Thursday, May 23, 2013

Approaching the Trinity: Avoiding the Extremes

This Sunday is the Solemnity of the Most Holy Trinity. This great feast fittingly takes place very year after Pentecost, the holy day commemorating the descent of the Holy Spirit and the birth of the Church--after the ascension of Christ, sent by the Father, comes the sending of the Spirit, and thus we see the Triune God, one God in three Persons, made manifest to us. It's an appropriate moment to stop and consider for a moment the most mysterious of the mysteries of our faith.

I titled this post "Approaching the Trinity" because it is downright foolishness to think one can comprehend the Trinity. To understand God in His inmost being, in which unity is three-ness and three-ness is oneness? You can't get your arms around it; the best you can do is walk up to it. It's very hard to say what the Trinity is, but a bit easier to say what it isn't. In this post I'll show you some of the boundaries of thought on the Trinity (this is why the other half of the post's title is "Avoiding the Extremes"): you can know then that, if you find yourself thinking in this way, you've gone too far and are no longer thinking of God as He is.

Now, if you're approaching a mystery in which you are trying to see in what way something can be both one and three, there are two obvious ways you can err: overemphasizing the oneness, or overemphasizing the three-ness. The first of these errors often becomes a sort of modalism, while the second tends to become tritheism.

Modalism is the idea that God really, truly in His being is one, but he only appears to us in different persons; that is, God appears to us in different modes. Under this framework, the Israelites would have encountered God in "Father mode," and then God would have incarnated in "Son mode," then been present to the Church in "Spirit mode." It seems nice and tidy, and avoids that messiness of trying to explain how one God can be three different Persons, and was the sort of thought that many an early heretic fell into (and not a few modern theologians, I'd wager). BUT this way of thinking doesn't fit our data from Scripture. When Christ speaks of the Father and the Spirit, he speaks as though they are different from him; yes, he says, "The Father and I are one," but he also says, "My Father and I will come and dwell with him," and "I will send you a Paraclete." Sometimes his language denotes unity, sometimes differentiation. What's the solution? Either there is, in some way, both unity and differentiation, or we would be forced to conclude that Christ is a liar, putting on some show to make us think there are three Persons involved when really there's just one. And since all parties would agree that Christ is God, and God does not lie, the last solution does not work. So modalism can't be true.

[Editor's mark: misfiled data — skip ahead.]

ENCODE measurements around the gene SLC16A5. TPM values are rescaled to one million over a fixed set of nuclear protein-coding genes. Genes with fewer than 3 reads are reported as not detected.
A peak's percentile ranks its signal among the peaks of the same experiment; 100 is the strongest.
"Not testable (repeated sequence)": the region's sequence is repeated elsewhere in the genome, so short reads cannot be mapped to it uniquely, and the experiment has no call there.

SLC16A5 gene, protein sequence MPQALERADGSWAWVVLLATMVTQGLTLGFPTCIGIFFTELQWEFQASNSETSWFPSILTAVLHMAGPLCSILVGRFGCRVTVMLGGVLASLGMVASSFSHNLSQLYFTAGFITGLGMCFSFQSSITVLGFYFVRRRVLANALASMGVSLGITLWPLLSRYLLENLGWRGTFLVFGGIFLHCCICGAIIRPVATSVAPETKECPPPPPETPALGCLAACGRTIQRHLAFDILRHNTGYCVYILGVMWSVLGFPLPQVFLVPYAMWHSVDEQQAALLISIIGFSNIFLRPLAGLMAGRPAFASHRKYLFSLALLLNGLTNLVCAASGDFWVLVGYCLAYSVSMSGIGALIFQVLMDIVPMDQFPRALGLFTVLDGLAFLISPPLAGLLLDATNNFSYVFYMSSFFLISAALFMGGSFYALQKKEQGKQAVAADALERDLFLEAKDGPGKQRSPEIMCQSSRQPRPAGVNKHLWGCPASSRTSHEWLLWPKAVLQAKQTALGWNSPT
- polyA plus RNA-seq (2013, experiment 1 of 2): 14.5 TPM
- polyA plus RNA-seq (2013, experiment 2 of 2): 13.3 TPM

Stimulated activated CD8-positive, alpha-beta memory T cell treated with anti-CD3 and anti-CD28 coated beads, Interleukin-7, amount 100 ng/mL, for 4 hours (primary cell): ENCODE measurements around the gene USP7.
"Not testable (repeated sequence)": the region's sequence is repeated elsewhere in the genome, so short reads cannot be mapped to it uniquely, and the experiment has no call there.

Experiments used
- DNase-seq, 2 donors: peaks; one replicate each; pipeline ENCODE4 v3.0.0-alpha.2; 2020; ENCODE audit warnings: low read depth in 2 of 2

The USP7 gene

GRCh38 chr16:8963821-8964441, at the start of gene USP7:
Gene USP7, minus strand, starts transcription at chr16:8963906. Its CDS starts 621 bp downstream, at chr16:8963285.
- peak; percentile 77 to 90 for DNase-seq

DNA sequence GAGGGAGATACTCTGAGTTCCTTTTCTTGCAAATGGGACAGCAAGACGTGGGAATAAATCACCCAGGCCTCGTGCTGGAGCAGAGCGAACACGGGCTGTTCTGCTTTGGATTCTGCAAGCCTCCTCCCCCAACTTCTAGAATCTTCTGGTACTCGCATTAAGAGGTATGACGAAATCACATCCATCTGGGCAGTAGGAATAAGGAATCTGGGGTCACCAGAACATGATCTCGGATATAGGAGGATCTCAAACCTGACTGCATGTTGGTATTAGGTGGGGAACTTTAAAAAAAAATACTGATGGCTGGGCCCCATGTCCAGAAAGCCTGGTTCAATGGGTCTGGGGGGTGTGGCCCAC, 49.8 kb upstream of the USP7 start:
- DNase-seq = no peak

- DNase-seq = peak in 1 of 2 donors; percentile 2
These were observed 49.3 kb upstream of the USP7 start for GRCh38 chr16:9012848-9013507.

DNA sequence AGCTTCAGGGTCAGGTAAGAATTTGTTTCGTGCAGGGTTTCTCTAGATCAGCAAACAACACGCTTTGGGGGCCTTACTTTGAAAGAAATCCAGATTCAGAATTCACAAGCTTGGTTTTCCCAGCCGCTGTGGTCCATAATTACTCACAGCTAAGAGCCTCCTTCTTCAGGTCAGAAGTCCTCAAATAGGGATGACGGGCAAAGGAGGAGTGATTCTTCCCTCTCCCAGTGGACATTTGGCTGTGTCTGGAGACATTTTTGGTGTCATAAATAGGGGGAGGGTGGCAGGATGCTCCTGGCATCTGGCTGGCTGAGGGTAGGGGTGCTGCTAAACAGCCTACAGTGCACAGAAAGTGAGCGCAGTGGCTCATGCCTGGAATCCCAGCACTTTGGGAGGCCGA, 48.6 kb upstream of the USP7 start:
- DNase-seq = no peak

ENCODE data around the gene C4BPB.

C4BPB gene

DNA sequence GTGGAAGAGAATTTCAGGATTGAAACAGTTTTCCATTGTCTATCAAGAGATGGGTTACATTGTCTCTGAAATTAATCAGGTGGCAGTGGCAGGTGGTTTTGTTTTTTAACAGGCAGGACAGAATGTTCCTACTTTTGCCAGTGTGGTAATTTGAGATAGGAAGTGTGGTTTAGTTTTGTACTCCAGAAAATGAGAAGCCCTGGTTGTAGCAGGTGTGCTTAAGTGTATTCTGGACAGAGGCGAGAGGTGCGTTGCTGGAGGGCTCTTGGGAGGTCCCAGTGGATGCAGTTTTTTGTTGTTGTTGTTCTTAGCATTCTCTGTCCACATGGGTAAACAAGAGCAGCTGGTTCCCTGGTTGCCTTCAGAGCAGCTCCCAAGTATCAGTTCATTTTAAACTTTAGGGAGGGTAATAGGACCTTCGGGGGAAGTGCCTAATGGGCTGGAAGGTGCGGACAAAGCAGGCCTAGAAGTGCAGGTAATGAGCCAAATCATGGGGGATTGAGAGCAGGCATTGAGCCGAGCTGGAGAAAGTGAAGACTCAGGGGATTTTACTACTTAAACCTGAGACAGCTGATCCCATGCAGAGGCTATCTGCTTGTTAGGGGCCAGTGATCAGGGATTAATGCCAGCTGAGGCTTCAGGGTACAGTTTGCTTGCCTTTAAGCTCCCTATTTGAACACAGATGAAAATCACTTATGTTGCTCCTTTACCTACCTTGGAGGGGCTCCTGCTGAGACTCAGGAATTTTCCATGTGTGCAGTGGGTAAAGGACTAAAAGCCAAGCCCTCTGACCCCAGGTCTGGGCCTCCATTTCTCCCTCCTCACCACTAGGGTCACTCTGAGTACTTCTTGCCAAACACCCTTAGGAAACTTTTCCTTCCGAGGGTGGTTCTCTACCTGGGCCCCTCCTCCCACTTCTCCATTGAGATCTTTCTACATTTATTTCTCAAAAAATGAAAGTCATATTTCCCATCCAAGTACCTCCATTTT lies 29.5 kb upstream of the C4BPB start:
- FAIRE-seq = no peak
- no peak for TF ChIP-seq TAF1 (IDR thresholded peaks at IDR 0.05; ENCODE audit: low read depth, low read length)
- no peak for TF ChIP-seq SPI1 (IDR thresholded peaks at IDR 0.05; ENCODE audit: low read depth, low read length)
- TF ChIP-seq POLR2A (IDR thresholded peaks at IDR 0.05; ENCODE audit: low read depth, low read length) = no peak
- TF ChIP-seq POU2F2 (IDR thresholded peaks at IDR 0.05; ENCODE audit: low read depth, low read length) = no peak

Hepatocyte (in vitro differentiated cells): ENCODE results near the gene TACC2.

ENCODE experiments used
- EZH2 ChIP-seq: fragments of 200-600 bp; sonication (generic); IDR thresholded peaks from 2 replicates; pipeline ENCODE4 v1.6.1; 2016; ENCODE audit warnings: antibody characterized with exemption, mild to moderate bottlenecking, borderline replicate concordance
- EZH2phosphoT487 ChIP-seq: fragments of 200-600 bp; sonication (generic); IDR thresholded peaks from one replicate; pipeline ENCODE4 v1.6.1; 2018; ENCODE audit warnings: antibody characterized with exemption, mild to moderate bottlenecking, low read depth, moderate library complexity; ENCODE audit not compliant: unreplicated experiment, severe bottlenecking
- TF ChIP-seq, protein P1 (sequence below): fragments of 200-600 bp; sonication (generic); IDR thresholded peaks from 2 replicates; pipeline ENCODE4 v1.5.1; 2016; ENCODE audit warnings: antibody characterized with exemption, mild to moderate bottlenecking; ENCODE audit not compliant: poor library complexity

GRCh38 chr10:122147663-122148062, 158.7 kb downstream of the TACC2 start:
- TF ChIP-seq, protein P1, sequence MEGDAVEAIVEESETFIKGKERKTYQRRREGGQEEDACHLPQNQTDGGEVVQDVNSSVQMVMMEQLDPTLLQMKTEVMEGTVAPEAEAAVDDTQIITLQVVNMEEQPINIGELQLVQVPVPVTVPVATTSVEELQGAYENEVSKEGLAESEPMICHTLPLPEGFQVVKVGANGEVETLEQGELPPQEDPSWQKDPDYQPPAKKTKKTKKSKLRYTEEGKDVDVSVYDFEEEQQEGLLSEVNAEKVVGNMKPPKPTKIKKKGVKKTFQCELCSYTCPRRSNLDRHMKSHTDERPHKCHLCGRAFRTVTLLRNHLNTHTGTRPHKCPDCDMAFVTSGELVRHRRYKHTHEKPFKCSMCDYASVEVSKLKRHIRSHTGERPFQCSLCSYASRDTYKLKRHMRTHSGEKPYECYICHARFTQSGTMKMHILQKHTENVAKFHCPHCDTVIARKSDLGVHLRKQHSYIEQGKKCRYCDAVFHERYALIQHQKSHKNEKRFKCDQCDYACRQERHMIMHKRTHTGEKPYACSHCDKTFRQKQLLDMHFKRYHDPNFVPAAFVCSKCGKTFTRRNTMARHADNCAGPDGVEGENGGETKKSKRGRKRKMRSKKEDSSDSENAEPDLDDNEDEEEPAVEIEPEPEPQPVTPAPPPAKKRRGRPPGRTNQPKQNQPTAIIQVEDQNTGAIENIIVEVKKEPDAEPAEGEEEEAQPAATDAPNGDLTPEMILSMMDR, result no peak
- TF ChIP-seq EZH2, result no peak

Tritheism is the idea that God really, truly is three different beings, is three gods, but that they are all one in willing the same thing, or something like that. I think that many people today tend to conceive of God in this way, that there are these three beings each of whom we call God, but we call them one God because they just seem to get along so well. Not only that, I think most people tend to become subordinationists, too, placing the Persons of the Trinity into different degrees or ranks, one being somehow higher than the other: when they think of God, they think of the Father as being really God, and then, oh yeah, the Son, he's pretty god-ish, too, and I guess the Spirit, we can't leave him out. Unfortunately, as with modalism, you could find scriptural support for such a position, as many early heretics did, simply by pointing to all those places where the Persons are spoken of as distinct: how can Christ pray to his Father if they are one being? Well, we could stray off into complex discussions of the Trinity sharing one act of existence, or the thornier questions of what exactly we mean by "God exists" if God isn't a thing among other things in the universe, but rather the ground and source of all that exists, and other such deep metaphysical topics that I'm not sure I understand myself, so instead I'll go with something a bit simpler. Anything that is to be called "God" must be infinite. There cannot be more than one infinite, because in order to be two, there would have to be something that was not the other thing, and thus neither one would really be infinite. So, if God is infinite, God must be one; hence, we cannot understand the Trinity to be three gods.

I would hope that this could be of help in your spiritual life. If you're thinking of the Triune God either as an actor with three masks, or three guys who are just super-chummy, then you're not really thinking of God at all. To help hammer these points home, take a look at the creed attributed to St. Athanasius of Alexandria, one of the great Fathers of the Church, who defended the divinity of Christ and the integrity of the Trinity against heretics of his day. Let this be a small start in coming to know God better as He is.

No comments:

Post a Comment